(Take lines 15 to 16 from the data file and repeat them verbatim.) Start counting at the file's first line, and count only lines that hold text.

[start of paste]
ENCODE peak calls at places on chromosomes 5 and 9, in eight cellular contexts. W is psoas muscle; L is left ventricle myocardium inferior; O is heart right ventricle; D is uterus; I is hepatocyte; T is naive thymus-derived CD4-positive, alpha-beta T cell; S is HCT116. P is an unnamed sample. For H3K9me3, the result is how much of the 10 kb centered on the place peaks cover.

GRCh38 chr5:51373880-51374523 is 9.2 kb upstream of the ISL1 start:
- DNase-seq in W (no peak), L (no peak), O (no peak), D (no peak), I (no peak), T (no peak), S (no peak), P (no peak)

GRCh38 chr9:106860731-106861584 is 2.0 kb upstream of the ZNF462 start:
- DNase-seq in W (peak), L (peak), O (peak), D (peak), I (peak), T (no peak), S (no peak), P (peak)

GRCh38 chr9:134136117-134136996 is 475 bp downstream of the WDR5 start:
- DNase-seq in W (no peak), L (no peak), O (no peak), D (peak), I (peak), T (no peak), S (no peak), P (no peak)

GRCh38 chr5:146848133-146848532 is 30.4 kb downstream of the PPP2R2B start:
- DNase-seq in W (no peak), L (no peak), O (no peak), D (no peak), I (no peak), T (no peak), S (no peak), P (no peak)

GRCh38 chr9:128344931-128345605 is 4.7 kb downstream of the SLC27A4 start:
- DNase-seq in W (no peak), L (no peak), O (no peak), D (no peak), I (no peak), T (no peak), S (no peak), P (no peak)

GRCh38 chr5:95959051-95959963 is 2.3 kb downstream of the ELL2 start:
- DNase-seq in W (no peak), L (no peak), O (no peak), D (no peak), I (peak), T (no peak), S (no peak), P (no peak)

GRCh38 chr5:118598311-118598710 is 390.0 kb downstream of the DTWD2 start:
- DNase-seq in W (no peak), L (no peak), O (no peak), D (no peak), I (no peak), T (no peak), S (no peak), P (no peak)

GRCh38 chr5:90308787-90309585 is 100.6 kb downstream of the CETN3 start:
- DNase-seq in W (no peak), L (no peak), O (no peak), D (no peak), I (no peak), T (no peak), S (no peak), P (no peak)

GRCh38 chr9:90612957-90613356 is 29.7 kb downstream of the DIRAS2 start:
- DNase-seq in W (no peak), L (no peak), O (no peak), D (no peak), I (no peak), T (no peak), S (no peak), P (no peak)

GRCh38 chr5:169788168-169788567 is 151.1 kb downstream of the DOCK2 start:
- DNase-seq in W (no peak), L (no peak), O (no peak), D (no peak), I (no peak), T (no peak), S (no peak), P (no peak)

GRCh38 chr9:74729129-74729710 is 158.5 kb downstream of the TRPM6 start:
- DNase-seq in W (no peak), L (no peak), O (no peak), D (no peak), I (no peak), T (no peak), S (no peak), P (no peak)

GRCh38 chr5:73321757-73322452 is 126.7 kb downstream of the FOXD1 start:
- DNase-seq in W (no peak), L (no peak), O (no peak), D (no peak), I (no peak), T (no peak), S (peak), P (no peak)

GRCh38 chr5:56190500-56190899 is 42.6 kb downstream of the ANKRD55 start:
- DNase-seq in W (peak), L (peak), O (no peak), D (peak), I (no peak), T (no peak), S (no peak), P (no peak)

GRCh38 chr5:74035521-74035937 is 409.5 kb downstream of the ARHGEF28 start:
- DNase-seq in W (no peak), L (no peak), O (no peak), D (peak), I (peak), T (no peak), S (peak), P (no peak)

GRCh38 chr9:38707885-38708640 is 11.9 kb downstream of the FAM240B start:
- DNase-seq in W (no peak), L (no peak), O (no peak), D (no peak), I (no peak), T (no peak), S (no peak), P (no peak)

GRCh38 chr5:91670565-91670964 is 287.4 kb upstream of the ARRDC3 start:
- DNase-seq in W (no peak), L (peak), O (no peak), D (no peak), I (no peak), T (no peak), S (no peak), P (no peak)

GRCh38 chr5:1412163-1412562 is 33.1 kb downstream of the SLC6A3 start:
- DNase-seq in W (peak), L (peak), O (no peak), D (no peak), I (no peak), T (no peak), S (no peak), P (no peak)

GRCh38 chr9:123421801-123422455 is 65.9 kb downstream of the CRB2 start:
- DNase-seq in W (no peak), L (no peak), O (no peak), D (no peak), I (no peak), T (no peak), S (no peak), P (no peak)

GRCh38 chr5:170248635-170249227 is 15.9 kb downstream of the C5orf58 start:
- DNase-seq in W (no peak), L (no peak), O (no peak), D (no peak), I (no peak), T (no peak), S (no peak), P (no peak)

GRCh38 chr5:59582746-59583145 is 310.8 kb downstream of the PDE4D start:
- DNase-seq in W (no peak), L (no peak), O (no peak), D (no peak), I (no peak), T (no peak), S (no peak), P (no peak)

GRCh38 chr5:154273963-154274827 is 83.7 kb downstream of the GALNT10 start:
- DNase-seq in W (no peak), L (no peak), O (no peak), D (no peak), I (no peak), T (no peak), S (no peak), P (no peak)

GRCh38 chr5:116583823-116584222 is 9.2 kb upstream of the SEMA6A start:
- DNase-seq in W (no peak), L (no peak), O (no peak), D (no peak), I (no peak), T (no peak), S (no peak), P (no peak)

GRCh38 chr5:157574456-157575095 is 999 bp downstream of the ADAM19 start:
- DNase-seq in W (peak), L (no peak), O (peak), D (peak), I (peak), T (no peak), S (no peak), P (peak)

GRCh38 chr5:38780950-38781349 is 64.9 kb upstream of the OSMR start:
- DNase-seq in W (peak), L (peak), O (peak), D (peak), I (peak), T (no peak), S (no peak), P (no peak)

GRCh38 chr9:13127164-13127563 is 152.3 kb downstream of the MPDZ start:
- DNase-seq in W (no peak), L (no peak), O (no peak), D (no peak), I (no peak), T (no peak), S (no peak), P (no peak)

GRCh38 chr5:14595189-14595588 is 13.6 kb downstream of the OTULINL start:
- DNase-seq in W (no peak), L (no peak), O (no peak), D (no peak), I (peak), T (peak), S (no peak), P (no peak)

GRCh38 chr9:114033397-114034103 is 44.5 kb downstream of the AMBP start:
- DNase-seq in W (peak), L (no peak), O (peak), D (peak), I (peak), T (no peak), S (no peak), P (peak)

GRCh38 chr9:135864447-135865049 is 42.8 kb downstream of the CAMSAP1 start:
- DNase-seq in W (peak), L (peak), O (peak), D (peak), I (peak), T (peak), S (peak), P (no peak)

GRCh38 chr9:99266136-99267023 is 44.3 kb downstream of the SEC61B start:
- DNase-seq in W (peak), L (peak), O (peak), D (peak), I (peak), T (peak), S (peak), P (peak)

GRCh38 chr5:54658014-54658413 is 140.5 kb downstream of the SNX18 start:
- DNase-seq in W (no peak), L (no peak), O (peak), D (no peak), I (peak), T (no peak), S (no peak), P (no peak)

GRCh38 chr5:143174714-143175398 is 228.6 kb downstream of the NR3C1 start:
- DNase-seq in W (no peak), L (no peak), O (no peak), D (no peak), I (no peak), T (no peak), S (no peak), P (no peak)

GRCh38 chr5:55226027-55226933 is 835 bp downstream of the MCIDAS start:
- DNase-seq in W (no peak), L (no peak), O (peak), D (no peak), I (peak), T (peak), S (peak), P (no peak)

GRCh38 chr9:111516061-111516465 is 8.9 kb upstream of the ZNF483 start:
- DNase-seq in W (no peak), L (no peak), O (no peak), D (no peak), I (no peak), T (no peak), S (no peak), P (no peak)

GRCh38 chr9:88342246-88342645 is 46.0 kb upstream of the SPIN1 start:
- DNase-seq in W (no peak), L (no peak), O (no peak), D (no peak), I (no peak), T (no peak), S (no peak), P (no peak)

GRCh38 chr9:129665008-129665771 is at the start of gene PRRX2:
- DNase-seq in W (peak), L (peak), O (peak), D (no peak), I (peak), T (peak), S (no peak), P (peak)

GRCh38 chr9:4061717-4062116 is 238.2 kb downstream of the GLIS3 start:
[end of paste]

- DNase-seq in W (no peak), L (no peak), O (no peak), D (no peak), I (no peak), T (no peak), S (no peak), P (no peak)

GRCh38 chr5:90308787-90309585 is 100.6 kb downstream of the CETN3 start: